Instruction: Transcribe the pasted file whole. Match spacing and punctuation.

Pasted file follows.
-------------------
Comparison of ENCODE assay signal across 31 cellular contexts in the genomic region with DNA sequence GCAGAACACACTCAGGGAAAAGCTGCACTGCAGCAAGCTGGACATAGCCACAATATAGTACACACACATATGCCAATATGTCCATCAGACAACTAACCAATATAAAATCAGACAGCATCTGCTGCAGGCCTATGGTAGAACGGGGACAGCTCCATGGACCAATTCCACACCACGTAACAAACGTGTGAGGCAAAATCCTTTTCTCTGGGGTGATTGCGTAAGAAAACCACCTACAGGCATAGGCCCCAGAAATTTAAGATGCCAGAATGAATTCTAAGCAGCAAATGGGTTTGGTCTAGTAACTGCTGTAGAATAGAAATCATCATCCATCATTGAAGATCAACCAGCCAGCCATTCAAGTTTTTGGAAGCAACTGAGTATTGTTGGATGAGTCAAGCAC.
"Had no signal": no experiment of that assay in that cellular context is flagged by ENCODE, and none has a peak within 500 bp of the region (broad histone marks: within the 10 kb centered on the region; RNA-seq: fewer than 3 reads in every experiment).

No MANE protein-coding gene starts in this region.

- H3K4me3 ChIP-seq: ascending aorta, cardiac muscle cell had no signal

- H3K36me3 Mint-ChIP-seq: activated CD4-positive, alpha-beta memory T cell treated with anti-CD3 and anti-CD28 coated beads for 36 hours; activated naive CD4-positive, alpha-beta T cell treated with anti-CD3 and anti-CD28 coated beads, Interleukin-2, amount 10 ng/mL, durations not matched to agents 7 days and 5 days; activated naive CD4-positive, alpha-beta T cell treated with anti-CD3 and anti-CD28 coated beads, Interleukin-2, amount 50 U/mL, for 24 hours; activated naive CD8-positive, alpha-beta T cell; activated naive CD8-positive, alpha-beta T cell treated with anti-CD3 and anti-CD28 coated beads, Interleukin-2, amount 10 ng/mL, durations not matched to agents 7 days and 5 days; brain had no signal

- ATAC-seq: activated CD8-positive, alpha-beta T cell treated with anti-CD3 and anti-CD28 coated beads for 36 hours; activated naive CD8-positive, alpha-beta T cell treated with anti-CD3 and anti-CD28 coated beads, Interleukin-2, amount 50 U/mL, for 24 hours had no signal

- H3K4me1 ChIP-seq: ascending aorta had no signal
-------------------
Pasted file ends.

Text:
Comparison of ENCODE assay signal across 31 cellular contexts in the genomic region with DNA sequence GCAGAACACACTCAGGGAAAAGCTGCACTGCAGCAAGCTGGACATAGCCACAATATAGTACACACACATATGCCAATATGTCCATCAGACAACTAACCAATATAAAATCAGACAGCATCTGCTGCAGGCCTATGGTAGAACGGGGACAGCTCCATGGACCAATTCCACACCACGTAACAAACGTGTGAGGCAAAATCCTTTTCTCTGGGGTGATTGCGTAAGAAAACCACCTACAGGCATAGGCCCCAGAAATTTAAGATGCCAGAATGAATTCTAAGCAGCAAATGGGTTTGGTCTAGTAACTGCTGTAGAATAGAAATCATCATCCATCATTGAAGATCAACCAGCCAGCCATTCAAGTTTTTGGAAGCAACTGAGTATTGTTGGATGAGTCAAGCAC.
"Had no signal": no experiment of that assay in that cellular context is flagged by ENCODE, and none has a peak within 500 bp of the region (broad histone marks: within the 10 kb centered on the region; RNA-seq: fewer than 3 reads in every experiment).

No MANE protein-coding gene starts in this region.

- H3K4me3 ChIP-seq: ascending aorta, cardiac muscle cell had no signal

- H3K36me3 Mint-ChIP-seq: activated CD4-positive, alpha-beta memory T cell treated with anti-CD3 and anti-CD28 coated beads for 36 hours; activated naive CD4-positive, alpha-beta T cell treated with anti-CD3 and anti-CD28 coated beads, Interleukin-2, amount 10 ng/mL, durations not matched to agents 7 days and 5 days; activated naive CD4-positive, alpha-beta T cell treated with anti-CD3 and anti-CD28 coated beads, Interleukin-2, amount 50 U/mL, for 24 hours; activated naive CD8-positive, alpha-beta T cell; activated naive CD8-positive, alpha-beta T cell treated with anti-CD3 and anti-CD28 coated beads, Interleukin-2, amount 10 ng/mL, durations not matched to agents 7 days and 5 days; brain had no signal

- ATAC-seq: activated CD8-positive, alpha-beta T cell treated with anti-CD3 and anti-CD28 coated beads for 36 hours; activated naive CD8-positive, alpha-beta T cell treated with anti-CD3 and anti-CD28 coated beads, Interleukin-2, amount 50 U/mL, for 24 hours had no signal

- H3K4me1 ChIP-seq: ascending aorta had no signal